A four-inch wafer of silicon has been turned into an army of one million microscopic, walking robots, thanks to some clever engineering employed by researchers at Cornell University in New York.
In a paper, published Wednesday in the journal Nature, a team of robotics detail the creation of their invisible army of robots, which are less than 0.1mm in size (about the width of a human hair) and cannot be seen with the naked eye.
The robots are rudimentary and are reminiscent of Frogger, the famous 1980’s arcade game. But they take advantage of an innovative, new class of actuators, which are the legs of the marionette micro-robots, designed by the team.
Controlling movement in these tiny machines requires the researchers to shine a laser on minuscule light-sensitive circuits on their backs, which propels their four legs forward.
They’ve been designed to operate in all manner of environments such as extreme acidity and temperatures. One of their chief purposes, the researchers say, could be to investigate and manipulate the human body from the inside out.
These types of devices are known as “marionettes” because their power source is not on board the device and their functions are controlled remotely.
Without the external input from researchers, the devices don’t have the capability to move around. But Brooks and Strano said the marionettes are important because they provide a stepping stone for future devices that can work autonomously.
The micro-robots are more tech demo than functional product for now, but they show what is capable in the microscopic world.
The research team were able to show the micro-robots devices could fit within the narrowest hypodermic needle and thus, could be “injected” into the body. That kind of capability isn’t worthwhile right now and not possible yet.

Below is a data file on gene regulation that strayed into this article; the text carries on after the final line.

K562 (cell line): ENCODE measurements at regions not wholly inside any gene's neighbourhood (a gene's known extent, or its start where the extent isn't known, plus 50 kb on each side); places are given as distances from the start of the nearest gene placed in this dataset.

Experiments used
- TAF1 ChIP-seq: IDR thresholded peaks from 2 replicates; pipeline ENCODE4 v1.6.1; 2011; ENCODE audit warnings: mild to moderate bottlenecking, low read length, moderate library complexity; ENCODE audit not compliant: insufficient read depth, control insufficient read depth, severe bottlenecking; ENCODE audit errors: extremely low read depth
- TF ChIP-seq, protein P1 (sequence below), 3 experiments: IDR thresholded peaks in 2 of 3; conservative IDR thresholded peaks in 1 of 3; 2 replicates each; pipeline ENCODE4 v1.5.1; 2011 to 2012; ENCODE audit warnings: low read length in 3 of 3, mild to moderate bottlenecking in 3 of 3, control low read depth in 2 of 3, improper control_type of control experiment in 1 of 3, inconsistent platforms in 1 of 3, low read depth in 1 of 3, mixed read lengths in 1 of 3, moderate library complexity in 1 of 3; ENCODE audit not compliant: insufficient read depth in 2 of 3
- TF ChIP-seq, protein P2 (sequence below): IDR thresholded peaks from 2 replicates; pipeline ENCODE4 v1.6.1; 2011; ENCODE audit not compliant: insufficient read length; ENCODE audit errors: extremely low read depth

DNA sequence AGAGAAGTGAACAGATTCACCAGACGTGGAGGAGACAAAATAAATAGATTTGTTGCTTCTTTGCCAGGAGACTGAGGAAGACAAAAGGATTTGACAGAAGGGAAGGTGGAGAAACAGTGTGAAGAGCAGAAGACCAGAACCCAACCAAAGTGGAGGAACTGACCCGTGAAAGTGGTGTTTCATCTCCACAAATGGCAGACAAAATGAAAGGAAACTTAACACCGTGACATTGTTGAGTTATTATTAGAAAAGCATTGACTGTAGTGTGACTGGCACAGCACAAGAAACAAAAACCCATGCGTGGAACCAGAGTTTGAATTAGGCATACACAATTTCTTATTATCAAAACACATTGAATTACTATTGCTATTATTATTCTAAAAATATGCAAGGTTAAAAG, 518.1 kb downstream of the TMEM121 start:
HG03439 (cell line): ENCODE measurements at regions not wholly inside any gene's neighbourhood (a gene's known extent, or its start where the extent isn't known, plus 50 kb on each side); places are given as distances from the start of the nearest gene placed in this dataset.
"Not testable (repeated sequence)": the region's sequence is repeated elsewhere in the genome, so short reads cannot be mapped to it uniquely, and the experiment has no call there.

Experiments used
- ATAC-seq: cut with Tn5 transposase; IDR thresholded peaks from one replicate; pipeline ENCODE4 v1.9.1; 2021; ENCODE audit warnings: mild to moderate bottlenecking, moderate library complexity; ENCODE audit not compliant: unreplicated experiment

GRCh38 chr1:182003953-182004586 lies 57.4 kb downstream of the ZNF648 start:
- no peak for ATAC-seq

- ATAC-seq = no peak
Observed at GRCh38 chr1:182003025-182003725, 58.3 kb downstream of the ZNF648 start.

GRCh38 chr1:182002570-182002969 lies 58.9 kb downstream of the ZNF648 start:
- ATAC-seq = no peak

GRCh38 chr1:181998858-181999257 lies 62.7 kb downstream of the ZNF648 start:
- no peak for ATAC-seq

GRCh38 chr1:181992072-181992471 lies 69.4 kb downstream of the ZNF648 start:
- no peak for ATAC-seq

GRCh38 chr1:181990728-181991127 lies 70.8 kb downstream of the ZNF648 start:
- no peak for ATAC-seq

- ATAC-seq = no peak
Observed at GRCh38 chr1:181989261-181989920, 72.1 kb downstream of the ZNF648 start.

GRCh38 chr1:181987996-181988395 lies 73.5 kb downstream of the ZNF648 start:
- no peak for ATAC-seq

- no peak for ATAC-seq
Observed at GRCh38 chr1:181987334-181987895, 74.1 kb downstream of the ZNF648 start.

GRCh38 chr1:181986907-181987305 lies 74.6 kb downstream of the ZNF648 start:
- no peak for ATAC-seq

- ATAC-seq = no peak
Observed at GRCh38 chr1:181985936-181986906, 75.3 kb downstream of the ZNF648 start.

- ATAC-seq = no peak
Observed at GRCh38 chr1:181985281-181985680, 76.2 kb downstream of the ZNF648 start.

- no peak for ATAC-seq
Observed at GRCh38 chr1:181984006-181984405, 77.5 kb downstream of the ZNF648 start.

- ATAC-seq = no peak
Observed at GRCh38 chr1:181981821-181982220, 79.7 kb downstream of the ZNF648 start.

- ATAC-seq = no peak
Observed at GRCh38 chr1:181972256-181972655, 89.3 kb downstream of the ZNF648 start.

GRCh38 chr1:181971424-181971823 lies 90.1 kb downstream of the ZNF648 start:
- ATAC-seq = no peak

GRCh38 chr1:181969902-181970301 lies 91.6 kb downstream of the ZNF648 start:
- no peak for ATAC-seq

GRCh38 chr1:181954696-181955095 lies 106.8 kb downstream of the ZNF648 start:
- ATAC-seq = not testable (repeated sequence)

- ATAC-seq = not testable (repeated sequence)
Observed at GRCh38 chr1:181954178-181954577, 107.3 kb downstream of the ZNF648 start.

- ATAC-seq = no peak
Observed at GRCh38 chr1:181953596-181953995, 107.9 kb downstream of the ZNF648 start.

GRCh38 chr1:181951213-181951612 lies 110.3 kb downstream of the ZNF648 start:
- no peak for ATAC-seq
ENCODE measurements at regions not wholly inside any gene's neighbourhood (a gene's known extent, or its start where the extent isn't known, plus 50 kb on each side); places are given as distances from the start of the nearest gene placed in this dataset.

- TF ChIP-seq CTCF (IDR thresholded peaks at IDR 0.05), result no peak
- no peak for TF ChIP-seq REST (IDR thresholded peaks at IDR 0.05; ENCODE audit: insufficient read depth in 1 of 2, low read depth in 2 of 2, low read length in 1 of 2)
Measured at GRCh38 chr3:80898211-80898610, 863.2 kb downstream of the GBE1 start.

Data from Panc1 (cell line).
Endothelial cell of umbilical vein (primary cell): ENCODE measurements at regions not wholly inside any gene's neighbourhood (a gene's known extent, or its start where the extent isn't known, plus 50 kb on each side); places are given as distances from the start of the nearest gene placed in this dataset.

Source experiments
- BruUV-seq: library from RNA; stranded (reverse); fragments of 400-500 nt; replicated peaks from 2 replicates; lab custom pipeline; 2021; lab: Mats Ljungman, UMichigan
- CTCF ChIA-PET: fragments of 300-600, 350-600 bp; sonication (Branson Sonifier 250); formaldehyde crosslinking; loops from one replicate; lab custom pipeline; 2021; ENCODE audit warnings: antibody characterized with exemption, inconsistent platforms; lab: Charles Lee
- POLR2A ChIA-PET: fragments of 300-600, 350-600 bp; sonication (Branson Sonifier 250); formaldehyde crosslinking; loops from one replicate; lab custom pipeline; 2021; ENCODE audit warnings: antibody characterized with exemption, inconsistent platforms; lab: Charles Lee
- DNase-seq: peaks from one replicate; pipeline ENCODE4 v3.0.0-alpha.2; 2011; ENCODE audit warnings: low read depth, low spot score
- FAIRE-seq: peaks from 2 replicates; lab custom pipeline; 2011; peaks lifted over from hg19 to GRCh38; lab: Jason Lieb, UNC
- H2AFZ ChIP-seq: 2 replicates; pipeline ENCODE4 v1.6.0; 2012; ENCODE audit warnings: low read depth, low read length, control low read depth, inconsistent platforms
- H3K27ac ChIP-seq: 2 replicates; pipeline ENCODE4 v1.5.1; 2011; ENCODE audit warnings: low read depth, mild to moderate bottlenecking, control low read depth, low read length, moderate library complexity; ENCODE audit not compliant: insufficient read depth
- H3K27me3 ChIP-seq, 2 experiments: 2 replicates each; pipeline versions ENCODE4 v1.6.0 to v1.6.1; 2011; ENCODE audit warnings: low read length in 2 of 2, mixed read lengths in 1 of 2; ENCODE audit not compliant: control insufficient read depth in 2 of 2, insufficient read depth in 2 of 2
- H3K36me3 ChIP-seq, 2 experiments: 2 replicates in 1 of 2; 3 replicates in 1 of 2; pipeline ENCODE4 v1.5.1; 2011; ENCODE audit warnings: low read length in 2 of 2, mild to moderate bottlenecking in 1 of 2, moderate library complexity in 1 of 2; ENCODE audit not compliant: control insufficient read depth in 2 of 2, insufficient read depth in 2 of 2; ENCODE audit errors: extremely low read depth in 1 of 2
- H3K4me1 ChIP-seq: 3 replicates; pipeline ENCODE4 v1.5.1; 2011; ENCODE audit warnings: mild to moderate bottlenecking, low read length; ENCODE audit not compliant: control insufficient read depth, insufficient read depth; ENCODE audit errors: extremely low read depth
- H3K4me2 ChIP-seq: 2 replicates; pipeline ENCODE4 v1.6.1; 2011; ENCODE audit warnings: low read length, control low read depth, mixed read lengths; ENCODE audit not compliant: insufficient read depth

The machines aren’t intelligent enough to target a diseased cell or respond to stimuli, so there’s no application for this invisible army.
However, the researchers said that “their capabilities can rapidly evolve” and suggest that future production costs could be “less than a penny per robot,” making them a valuable ally in the battle against disease.
The researchers are now trying to program the robots to perform certain tasks, using more complex computation and autonomy.
Improvements could pave the way for swarms of robots to head inside the body and repair wounds or go on the attack against problems like cancer (fabricated by public stress and the poisoned food industry), but that future is years — or potentially decades — away.
Even with the future years away, it should be noted that any potential treatment options using such devices would require stringent safety checks, have to overcome significant regulatory hurdles and would need to be trialed extensively before they were ever used inside human beings.
CNet.com / ABC Flash Point Future Science News 2021.